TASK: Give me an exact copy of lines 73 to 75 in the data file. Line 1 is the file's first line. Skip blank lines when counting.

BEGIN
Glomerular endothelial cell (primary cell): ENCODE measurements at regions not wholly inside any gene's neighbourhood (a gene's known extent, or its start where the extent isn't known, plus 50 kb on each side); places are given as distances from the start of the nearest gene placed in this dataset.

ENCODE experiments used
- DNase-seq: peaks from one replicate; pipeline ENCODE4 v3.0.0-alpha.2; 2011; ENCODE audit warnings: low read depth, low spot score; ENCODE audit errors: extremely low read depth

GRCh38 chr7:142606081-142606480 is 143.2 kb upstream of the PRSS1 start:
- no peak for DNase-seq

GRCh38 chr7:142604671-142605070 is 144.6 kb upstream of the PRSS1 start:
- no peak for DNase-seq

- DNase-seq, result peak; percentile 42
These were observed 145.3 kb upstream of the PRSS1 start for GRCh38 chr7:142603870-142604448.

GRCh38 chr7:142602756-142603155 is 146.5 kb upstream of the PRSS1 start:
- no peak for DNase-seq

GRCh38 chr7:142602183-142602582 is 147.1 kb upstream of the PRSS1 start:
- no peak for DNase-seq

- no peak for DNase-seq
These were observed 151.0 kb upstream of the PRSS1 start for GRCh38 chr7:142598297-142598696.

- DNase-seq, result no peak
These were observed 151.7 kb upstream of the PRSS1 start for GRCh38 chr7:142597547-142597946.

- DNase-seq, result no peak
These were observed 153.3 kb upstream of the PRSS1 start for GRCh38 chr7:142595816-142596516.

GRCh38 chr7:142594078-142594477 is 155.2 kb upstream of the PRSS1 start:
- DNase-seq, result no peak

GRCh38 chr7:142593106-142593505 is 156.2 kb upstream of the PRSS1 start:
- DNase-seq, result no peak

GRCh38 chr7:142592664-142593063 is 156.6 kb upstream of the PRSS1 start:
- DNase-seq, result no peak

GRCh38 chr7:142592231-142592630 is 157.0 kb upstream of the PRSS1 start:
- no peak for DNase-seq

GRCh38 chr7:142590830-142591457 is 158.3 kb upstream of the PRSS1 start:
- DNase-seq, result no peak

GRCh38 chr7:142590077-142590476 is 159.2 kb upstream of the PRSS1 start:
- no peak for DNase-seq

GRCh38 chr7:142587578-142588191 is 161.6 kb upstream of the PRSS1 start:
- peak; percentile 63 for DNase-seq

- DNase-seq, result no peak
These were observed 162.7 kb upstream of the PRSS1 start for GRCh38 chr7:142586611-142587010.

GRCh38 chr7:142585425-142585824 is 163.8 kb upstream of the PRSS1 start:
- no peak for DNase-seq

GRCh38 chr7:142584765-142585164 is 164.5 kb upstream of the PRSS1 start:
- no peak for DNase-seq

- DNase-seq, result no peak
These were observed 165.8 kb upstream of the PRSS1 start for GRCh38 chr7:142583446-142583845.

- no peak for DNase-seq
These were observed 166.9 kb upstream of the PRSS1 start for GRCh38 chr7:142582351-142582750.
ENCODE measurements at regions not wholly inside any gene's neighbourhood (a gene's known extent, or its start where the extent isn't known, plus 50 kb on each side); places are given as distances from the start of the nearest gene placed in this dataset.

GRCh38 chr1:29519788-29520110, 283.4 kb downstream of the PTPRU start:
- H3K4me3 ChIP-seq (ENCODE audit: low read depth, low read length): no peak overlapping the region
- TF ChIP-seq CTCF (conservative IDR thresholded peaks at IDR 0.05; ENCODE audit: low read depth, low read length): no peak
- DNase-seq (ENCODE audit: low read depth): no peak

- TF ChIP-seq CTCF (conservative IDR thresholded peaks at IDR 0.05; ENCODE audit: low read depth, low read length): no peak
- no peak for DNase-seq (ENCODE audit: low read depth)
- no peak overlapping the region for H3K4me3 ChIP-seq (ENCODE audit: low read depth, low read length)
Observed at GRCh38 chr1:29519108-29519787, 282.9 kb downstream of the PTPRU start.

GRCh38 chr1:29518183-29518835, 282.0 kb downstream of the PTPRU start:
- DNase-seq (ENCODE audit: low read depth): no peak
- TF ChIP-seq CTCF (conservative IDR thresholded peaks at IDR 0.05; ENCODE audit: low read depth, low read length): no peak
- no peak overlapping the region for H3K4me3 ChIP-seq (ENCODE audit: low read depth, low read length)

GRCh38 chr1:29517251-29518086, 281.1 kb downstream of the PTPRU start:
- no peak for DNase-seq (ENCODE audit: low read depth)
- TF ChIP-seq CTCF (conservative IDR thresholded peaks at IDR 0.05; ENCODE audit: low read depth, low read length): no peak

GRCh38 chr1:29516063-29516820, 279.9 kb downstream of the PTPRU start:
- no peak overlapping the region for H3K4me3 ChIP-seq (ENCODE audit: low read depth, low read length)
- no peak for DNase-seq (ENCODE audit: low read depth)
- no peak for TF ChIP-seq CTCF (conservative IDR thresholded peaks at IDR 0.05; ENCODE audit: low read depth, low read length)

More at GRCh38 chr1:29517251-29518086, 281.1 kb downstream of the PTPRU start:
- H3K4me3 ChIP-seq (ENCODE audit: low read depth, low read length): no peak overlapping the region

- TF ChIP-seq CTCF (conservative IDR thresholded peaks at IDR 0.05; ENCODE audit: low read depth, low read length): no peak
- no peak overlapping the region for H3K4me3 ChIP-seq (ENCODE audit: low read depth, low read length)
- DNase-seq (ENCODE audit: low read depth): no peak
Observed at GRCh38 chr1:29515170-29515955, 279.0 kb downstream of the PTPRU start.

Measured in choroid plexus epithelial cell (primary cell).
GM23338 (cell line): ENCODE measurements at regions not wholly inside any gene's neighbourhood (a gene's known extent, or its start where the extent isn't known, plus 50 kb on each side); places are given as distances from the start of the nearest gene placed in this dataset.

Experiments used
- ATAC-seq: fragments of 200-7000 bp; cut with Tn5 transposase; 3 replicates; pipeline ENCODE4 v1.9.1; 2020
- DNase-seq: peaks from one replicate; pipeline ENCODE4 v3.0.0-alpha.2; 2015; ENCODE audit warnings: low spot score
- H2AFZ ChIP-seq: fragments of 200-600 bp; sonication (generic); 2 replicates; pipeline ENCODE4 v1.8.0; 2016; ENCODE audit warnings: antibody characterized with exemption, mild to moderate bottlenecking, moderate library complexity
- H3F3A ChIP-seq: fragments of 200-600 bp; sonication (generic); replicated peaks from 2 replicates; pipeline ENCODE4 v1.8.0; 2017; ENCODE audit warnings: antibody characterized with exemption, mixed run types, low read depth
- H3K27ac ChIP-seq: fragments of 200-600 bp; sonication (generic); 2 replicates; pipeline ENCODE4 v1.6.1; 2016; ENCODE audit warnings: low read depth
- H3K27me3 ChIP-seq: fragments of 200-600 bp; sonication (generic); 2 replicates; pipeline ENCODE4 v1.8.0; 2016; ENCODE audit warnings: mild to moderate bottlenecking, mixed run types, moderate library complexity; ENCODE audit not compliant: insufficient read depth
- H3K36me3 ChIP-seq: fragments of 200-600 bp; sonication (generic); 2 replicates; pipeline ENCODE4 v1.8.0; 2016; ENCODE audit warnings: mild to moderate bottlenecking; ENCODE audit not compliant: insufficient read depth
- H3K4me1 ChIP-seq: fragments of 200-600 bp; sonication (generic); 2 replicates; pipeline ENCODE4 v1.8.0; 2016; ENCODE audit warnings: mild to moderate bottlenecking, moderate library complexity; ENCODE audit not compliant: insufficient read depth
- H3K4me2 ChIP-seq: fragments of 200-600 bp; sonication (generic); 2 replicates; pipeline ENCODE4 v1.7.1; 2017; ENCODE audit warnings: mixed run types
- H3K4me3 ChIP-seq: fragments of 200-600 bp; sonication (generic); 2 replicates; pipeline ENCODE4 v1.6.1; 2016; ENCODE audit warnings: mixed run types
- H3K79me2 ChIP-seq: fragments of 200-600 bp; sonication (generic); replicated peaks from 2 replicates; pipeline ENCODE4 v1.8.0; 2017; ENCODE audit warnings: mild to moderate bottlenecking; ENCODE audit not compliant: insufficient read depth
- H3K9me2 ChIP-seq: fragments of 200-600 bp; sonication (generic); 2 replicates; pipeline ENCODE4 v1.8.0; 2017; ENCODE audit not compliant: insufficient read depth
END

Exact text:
- ATAC-seq: fragments of 200-7000 bp; cut with Tn5 transposase; 3 replicates; pipeline ENCODE4 v1.9.1; 2020
- DNase-seq: peaks from one replicate; pipeline ENCODE4 v3.0.0-alpha.2; 2015; ENCODE audit warnings: low spot score
- H2AFZ ChIP-seq: fragments of 200-600 bp; sonication (generic); 2 replicates; pipeline ENCODE4 v1.8.0; 2016; ENCODE audit warnings: antibody characterized with exemption, mild to moderate bottlenecking, moderate library complexity